By Nicole Capó
Riding the train to my hot-shot production company internship made me feel powerful.
It was the summer between my junior and senior year of college, the first time I’d found a way to stay in D.C. instead of going home where life felt lackluster. I had a boyfriend here, and friends, and I wanted to have fun away from my family even if I was barely making enough money to cover my rent and feed myself.
Riding the train during the morning rush hour was the only part of my two-part-time-jobs-one-unpaid-internship routine that felt normal in any way. I’d usually bring along my earphones and pick up a copy of Express on my way into the metro to catch up on the daily news, feeling somewhat like a real adult in my casual television industry outfits alongside the suited-up Capitol Hill-ers. Every now and then I’d throw on a dress and imagine myself as a successful television producer making serious money instead of a lowly intern building Ikea desks for a transportation allowance that covered maybe half of my actual transportation costs. One day I’d belong in that world, but for the moment, the train was the one place where I wasn’t being judged on how far down the work ladder I found myself—I was just one of the morning rush commuters heading to work, same as everyone else.
The first leg of my journey was always packed, and I frequently found myself fighting for a spot near a pole I could hold on to to avoid falling over. On one particular morning, late for work, I rushed into the first open car I saw and was suddenly engulfed in a crowd of people. I managed to grab a spot on a pole and almost immediately felt dozens of other fingers touching mine, hands overlapping my spot as we all struggled to hold on. Bodies were packed in tightly, so I barely noticed when one body brushed up particularly close to mine, trapping me in my place.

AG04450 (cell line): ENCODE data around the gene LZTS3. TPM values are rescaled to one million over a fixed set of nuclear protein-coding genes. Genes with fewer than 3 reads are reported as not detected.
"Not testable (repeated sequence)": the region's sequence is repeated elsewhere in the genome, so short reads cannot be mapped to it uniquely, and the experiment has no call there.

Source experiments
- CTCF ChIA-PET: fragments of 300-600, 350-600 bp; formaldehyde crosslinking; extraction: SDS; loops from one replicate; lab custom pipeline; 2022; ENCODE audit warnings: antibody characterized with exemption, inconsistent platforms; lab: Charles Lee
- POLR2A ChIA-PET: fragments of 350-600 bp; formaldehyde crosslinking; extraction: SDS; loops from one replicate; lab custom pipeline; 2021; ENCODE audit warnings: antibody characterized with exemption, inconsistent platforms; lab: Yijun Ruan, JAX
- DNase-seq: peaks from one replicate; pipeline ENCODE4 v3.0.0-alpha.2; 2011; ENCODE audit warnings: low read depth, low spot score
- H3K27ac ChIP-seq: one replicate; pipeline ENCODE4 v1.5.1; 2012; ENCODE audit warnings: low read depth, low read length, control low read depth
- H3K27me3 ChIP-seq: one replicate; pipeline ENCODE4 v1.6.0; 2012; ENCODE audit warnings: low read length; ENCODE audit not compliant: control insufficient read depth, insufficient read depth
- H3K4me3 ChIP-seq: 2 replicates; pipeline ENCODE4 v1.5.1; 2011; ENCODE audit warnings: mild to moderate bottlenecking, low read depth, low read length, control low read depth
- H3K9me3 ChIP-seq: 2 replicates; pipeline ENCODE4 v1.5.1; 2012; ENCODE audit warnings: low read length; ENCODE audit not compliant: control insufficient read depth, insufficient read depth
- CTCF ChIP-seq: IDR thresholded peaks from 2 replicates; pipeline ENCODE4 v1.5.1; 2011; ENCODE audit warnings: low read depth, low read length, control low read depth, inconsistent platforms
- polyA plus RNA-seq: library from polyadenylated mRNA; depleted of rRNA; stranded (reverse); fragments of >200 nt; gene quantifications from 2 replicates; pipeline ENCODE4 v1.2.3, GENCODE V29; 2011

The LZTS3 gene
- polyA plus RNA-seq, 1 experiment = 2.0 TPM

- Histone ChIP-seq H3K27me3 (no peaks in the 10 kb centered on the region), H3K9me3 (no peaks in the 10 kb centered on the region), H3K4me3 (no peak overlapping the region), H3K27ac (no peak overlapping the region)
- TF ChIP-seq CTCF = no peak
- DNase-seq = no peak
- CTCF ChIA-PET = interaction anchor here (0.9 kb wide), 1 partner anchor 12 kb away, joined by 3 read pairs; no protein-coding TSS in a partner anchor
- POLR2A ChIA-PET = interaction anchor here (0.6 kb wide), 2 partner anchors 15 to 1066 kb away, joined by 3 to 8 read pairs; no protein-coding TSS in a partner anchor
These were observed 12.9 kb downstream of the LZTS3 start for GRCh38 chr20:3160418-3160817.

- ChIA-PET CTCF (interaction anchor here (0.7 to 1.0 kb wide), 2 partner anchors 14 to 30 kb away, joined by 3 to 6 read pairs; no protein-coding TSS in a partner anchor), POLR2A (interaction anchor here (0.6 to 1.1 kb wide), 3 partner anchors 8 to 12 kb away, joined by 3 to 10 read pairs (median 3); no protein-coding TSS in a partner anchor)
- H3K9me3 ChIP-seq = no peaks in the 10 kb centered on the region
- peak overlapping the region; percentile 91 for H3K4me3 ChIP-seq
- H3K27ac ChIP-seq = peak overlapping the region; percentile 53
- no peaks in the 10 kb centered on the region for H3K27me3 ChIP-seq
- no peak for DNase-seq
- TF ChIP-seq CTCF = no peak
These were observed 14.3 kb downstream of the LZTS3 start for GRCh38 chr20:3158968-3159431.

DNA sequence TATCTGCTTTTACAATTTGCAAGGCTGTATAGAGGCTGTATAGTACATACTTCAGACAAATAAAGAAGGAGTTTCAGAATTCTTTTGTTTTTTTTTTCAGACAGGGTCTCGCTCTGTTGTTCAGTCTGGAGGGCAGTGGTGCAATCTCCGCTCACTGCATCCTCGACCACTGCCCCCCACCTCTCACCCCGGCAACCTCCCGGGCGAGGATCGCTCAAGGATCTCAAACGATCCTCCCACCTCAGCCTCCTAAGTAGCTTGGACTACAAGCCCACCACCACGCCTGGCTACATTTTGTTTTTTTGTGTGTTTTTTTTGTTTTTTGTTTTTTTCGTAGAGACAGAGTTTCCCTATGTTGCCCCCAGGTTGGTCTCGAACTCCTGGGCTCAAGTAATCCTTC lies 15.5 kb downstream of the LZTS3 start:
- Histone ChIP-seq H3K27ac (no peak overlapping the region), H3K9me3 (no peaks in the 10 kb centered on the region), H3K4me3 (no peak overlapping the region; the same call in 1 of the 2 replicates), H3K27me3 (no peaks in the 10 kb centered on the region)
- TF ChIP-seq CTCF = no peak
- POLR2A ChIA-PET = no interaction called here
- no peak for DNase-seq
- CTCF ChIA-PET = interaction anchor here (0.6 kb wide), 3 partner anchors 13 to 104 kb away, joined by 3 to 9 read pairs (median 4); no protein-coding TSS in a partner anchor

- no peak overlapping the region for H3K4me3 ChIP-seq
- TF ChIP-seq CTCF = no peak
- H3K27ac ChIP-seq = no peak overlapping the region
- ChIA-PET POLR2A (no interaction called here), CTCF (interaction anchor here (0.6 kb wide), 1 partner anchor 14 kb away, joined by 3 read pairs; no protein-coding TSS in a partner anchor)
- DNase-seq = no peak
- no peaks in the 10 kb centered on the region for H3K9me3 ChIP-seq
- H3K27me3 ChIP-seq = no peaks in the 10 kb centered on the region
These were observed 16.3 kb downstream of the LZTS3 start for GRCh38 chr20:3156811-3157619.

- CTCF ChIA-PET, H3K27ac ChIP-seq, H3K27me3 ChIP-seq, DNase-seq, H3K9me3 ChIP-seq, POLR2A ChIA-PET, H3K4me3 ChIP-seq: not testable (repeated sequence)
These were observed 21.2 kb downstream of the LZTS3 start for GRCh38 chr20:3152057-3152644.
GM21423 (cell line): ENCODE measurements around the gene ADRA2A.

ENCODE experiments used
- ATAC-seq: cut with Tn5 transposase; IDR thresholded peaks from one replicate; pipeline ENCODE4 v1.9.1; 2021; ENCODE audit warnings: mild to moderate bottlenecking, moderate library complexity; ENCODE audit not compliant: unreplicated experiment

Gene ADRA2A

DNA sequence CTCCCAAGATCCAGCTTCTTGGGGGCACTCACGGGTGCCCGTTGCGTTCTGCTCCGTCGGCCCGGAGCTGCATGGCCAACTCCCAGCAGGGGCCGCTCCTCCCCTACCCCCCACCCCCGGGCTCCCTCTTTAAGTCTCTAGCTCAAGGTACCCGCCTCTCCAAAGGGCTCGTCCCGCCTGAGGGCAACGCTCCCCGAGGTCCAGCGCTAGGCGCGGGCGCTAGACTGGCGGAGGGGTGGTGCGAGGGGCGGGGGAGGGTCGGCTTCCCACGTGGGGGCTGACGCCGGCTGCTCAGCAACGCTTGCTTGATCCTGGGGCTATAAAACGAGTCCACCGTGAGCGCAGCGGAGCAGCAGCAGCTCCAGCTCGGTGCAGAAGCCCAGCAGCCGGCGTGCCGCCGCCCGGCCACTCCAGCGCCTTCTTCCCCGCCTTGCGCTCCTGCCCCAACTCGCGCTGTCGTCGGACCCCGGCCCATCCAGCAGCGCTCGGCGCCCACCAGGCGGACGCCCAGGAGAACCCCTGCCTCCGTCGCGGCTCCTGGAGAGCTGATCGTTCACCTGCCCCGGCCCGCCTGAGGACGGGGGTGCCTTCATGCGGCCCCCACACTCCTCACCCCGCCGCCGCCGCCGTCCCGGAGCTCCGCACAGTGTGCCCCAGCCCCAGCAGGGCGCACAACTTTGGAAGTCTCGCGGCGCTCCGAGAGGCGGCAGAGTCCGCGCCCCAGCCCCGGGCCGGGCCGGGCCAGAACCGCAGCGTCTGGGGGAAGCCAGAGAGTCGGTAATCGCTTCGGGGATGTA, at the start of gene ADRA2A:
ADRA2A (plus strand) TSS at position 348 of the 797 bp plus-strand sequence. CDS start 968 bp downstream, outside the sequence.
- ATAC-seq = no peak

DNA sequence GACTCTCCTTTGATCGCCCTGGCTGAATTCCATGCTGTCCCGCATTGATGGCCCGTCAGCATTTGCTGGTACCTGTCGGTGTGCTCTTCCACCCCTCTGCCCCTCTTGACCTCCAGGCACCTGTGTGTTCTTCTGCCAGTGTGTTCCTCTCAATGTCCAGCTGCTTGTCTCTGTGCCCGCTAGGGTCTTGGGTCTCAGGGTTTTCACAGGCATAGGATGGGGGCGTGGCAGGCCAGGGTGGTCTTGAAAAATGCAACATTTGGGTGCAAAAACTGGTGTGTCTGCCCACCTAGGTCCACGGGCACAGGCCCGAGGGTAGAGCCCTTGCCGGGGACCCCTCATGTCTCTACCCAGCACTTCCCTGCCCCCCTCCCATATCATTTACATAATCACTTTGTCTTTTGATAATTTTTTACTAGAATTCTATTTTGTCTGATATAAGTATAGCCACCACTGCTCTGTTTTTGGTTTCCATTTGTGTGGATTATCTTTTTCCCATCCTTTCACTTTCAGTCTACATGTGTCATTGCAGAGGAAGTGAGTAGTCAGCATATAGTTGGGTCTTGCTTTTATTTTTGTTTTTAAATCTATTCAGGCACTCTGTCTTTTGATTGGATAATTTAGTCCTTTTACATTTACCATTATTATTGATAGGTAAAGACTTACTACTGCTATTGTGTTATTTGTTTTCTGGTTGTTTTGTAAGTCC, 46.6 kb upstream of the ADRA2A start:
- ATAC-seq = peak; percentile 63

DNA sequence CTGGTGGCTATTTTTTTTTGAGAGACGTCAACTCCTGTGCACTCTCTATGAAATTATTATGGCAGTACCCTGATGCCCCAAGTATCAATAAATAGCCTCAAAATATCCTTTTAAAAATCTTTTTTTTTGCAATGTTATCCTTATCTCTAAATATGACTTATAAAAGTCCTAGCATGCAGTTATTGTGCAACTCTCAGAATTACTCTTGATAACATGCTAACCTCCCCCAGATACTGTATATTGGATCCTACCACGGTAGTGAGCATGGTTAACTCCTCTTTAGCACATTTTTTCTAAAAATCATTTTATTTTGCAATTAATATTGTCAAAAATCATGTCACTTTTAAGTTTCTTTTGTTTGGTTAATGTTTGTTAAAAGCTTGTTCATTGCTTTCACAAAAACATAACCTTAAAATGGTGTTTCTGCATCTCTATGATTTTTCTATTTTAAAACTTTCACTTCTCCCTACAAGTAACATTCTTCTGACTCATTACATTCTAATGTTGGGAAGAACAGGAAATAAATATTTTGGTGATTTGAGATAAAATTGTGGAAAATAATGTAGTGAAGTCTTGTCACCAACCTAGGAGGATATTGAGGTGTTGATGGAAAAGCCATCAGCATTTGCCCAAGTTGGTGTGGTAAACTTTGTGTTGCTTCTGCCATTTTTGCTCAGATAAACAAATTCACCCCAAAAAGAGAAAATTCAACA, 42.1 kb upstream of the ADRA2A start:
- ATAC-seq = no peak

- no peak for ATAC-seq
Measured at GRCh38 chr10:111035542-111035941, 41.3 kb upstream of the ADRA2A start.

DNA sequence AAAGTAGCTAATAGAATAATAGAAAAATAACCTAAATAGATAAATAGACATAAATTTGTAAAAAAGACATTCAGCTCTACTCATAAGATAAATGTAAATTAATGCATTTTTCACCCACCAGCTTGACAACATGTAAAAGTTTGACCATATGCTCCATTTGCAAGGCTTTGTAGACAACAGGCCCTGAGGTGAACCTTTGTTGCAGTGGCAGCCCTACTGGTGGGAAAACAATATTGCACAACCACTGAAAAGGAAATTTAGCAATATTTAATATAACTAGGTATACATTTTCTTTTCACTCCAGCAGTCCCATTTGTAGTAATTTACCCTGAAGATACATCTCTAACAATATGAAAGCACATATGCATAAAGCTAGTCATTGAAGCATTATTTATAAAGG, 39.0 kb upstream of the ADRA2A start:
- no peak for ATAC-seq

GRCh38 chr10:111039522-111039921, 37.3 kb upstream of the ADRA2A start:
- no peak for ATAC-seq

That was when I felt it. The person behind me had a major erection, and he was rubbing it right along my backside. Panicking, I tried to shift positions several times, and each time, the person behind me moved as well. Moving anywhere significant would require getting other people to get out of my way, so I attempted as best I could to turn sideways, to make my ass less accessible as if rubbing up against my thigh would be any better. I felt nauseous and my chest was tight. The air around me was thin. It was ages before I could get off the train and when I did, I shook on the walk to my connecting train. I grabbed a seat and couldn’t stop trembling all the way to work.
I didn’t tell anyone but my boyfriend, and even then all I could manage to say was that someone violated my private space on the train. I spent the entire day feeling furious, frustrated, defeated. I felt like I was not in control of my body anymore, that I had been robbed of that authority. I wanted to scream and cry at the same time, and the feeling stuck around for quite some time. Train rides by myself were never the same after that.
I recognize that feeling of powerlessness every time I see someone eyeing me in the street, every time I walk past someone and hear them talk about how damned sexy I am.
I know you probably feel it, too, and I want you to know that I believe you. That it can happen to any of us, in broad daylight, and that it can make you feel weaker than anything.
It’s not your fault, and your shame is not weakness. It’s the strength that comes from knowing what’s right and what’s wrong and from wanting so desperately to change things.
The fear may never go away, but know that you are not alone. Telling your story is power. Together we’re stronger than we ever could be apart.
- Nicole Capó, age 24